The externalisation of the self-hatred on the other hand, is seen with the number of Maori who are convicted of crimes of violence and the very high number of Maori women and children who are the victims of violence. The film “Once Were Warriors” and the Keri Hume novel, “The Bone People” bring home all too graphically the extreme levels of violence which for many, is seen as culturally endemic behaviour, behaviour which they and the wider society in which they live, see as ‘normal’.
The phenomenon of Post Colonial Traumatic Stress Disorder and its effects it appears are now culturally integrated in to the psyche and soul of Maori. It never used to be there. Indeed as Professor Anne Salmond has found, children were indulged and records of early contact show that violence towards children was uncommon. More uncommon than it was in Europe at the same period. A golden age for Maori children it would seem.
Maori tribal commentators and Treaty negotiators like Dr Hirini Mead of Te Runanga O Ngati Awa have alluded to the cumulative generational effects of trauma or as he put it ‘damage’ which has been passed down from the period of the Land Wars to current generations. A question Dr Mead has posed was related to the amount of compensation required to repair the intergenerational damage to the people. Damage, the genesis of which resides in the nineteenth century.
The acknowledgment of the holocaust suffered by many Maori tribes during the Land Wars needs to be acknowledged. Only then will the healing for Maori occur. Indeed some of the events surrounding Treaty of Waitangi land settlements have resulted in healing for the whanau of ancestors murdered by the State in State institutions.
The bones of these ancestors have been taken from the gaols and returned to their tribal homes. The return of these physical and spiritual ancestral remains have resulted in the descendants who generations before left their tribal lands in shame, also returning ‘home’. For these families the healing can now begin.
For Maori, indeed for all indigenous people the issue is the identification of the trauma, as Post Colonial Traumatic Stress Disorder in order to site the issue in its proper historical, political and economic context. This would also encourage considering the continuing oppressive effects of colonisation and the various forms it has taken as Native American academic Ward Churchill says, ‘since predator came’.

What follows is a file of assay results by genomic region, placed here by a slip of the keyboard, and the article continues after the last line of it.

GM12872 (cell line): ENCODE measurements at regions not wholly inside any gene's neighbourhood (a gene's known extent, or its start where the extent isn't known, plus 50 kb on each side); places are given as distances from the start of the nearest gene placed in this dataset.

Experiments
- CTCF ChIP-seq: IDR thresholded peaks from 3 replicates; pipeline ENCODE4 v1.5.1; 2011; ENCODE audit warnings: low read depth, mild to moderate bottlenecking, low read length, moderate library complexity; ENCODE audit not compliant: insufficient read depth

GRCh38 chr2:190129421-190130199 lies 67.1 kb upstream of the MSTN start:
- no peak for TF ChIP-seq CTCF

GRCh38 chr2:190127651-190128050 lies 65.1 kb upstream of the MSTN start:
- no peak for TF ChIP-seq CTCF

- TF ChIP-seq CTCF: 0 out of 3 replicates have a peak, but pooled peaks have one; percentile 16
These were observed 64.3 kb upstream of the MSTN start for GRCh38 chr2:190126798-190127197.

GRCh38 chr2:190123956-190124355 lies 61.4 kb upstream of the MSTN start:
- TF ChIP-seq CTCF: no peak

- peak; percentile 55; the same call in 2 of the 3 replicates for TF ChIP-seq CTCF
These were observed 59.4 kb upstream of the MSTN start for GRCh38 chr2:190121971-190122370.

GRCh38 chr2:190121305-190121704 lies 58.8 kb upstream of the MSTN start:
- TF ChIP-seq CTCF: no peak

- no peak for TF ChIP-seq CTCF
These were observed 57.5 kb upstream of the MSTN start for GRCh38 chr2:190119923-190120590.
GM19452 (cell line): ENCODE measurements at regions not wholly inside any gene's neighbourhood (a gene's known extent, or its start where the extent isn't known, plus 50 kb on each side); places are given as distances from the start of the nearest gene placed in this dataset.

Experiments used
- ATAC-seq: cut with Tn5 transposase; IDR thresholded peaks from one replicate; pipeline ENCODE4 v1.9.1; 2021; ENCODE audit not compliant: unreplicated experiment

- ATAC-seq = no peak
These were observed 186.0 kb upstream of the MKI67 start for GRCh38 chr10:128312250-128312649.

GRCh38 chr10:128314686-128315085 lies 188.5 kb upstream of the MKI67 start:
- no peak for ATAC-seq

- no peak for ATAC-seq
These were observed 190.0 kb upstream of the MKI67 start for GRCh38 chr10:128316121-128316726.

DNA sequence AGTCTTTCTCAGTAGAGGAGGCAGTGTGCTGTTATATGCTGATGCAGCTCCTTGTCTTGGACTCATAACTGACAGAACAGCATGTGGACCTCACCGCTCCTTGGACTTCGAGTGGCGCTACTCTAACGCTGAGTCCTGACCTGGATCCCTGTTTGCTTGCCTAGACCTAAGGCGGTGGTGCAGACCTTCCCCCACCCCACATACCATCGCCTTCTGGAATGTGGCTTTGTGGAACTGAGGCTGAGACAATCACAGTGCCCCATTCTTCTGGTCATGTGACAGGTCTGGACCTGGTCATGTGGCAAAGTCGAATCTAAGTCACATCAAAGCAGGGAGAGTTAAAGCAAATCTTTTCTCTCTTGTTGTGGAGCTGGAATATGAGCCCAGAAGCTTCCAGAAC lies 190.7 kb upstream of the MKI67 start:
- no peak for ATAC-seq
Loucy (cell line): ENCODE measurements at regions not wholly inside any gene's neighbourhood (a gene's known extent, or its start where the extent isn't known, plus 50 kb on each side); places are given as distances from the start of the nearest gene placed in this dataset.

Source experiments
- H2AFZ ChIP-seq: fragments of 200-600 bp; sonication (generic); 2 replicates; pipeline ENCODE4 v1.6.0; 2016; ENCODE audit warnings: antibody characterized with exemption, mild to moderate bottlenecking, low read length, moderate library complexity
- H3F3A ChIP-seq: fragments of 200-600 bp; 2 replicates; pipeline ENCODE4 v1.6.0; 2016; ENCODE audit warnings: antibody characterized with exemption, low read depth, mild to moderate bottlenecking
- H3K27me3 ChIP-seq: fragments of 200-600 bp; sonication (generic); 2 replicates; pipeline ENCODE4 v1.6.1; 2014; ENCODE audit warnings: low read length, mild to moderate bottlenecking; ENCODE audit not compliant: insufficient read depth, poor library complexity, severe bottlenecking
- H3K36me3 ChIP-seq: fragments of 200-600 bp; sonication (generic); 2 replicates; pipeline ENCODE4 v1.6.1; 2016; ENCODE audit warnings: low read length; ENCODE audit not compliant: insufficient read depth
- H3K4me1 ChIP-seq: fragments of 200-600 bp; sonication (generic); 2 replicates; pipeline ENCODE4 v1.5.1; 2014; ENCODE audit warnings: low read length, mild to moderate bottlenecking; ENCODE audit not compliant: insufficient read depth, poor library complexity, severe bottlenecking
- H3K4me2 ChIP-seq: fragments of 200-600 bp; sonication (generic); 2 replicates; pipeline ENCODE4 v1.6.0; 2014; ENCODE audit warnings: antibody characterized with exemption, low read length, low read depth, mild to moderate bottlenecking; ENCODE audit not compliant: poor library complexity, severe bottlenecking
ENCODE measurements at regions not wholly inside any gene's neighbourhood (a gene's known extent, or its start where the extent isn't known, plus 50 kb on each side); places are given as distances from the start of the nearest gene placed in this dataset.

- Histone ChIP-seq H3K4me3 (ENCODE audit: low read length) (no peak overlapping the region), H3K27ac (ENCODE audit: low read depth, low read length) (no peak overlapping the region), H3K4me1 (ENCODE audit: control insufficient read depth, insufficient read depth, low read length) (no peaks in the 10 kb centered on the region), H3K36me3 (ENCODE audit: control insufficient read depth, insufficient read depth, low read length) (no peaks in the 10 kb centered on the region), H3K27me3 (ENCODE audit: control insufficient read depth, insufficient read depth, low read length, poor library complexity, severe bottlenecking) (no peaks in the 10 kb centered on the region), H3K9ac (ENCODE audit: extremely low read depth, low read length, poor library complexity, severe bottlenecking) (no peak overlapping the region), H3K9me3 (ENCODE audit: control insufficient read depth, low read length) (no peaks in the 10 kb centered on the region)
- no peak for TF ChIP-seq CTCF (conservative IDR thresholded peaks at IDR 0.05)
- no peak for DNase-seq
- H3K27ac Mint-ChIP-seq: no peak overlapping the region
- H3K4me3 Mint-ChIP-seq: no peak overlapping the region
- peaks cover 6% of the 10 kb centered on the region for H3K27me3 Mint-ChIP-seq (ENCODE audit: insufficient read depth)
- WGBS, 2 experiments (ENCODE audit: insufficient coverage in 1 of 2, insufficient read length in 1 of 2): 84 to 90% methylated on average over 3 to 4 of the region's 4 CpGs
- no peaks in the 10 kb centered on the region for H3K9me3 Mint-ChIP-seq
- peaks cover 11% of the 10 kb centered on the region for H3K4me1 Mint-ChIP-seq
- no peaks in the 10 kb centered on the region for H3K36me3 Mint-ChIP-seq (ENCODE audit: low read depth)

The signs and symptoms of Post Colonial Traumatic Stress Disorder (PCTSD) with Maori, needs analysis and examination. My challenge would be for the few Maori psychologists amongst you, to lead the discourse on that analysis.
As a descendant of the predators, upton-on-line was interested to follow up the thinking of Ward Churchill, an Associate Professor of Native Studies at the University of Colorado in Boulder. Professor Churchill has written extensively on genocide and land theft since the arrival of European predators in North America and has been an expert witness for indigenous people in Canada. Upton-on-line ran to earth a fascinating interview with the Professor on genocide in Canada. The full text can be found at www.tao.ca/water/river/0039.html but the following extracts give the flavour:
The point of genocide is to cause an identifiable, targetable human group as such to go out of existence, and that's true whether or not the individual members are killed. Genocide can be perpetrated in Lemkin's definition even if all the individual members of a targeted group survive. There's a variety of means which can be brought to bear to accomplish this. In the 1948 Genocide Convention - the legal definition of the term - four out five classifications of state action which can be engaged in to accomplish genocide are non-lethal. Clearly non lethal means is a systematic transfer of the children of the targeted group to the targeting group for purposes of raising them, educating them, forming their consciousness in such a way as to cause them to identify with the targeting culture, society, policy and so forth as opposed to their own, so that they will no longer understand themselves as being members of the group that was targeted for dissolution in the first place…